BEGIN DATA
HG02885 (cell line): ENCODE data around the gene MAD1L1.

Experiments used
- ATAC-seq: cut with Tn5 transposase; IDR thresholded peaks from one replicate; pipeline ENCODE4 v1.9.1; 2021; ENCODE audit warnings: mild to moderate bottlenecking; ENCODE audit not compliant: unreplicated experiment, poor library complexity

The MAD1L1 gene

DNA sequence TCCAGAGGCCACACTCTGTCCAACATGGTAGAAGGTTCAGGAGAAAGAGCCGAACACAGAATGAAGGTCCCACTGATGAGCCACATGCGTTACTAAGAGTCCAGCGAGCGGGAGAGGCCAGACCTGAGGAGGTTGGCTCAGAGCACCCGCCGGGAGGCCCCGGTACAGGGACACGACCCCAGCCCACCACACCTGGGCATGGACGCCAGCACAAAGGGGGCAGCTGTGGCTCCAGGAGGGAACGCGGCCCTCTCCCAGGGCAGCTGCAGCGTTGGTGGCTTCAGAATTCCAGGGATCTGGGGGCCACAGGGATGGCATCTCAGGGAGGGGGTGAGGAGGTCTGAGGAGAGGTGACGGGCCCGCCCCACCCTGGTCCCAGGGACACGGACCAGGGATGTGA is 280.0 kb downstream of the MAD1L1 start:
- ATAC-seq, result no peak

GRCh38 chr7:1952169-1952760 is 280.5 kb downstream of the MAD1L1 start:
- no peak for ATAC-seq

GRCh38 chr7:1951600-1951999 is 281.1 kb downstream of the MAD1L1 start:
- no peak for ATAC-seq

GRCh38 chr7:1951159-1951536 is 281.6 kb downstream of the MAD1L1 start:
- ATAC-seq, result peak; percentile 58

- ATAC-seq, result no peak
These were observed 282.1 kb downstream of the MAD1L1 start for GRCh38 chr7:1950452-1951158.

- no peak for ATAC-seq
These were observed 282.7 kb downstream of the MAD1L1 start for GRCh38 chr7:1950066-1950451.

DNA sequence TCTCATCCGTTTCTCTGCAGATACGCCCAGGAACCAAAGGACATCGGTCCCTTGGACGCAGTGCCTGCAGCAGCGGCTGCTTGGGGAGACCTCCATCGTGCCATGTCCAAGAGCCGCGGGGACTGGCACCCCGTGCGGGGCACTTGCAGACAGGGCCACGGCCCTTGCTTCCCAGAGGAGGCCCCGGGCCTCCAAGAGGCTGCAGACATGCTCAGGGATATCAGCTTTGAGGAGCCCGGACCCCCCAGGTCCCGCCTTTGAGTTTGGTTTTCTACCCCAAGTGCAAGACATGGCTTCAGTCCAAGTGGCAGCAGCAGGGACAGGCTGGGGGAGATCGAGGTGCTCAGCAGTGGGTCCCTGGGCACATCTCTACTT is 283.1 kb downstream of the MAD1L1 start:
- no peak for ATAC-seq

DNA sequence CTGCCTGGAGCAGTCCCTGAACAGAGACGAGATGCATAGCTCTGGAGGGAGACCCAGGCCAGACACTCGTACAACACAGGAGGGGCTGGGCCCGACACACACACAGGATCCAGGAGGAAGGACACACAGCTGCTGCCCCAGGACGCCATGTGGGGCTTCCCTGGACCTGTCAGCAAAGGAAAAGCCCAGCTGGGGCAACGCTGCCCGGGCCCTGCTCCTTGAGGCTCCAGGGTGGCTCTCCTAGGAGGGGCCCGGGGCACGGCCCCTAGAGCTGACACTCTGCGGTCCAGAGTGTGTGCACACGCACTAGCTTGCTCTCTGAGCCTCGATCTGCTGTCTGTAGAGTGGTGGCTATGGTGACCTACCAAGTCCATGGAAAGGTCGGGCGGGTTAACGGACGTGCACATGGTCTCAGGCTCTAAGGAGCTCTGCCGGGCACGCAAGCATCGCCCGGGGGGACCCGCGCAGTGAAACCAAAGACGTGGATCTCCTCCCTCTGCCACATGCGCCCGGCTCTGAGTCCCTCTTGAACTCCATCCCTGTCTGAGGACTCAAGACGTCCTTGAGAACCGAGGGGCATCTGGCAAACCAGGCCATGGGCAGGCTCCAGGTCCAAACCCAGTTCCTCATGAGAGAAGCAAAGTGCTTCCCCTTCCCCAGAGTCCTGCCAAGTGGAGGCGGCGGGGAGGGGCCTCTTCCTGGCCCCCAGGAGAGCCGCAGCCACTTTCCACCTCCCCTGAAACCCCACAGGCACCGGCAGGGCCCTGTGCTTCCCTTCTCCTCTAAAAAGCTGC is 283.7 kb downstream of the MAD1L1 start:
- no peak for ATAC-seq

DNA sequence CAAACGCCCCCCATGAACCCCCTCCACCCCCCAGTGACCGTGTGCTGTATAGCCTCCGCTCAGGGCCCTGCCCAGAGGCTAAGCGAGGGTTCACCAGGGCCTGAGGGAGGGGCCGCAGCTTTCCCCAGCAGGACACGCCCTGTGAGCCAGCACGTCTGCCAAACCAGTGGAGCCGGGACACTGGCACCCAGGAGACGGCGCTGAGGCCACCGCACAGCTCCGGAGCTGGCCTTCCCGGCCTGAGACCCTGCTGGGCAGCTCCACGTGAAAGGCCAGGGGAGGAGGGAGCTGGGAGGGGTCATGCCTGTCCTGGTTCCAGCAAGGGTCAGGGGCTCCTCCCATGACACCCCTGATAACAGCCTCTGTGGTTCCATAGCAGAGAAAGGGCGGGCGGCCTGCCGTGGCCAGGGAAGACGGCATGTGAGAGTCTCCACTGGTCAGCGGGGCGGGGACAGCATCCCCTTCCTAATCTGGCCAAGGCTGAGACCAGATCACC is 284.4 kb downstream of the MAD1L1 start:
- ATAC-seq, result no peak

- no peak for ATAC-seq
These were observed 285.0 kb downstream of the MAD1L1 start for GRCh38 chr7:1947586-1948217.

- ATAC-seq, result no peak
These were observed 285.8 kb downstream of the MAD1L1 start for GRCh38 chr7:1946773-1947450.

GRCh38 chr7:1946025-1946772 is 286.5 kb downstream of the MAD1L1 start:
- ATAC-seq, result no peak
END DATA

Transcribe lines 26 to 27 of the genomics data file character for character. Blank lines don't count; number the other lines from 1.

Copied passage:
These were observed 285.8 kb downstream of the MAD1L1 start for GRCh38 chr7:1946773-1947450.

GRCh38 chr7:1946025-1946772 is 286.5 kb downstream of the MAD1L1 start: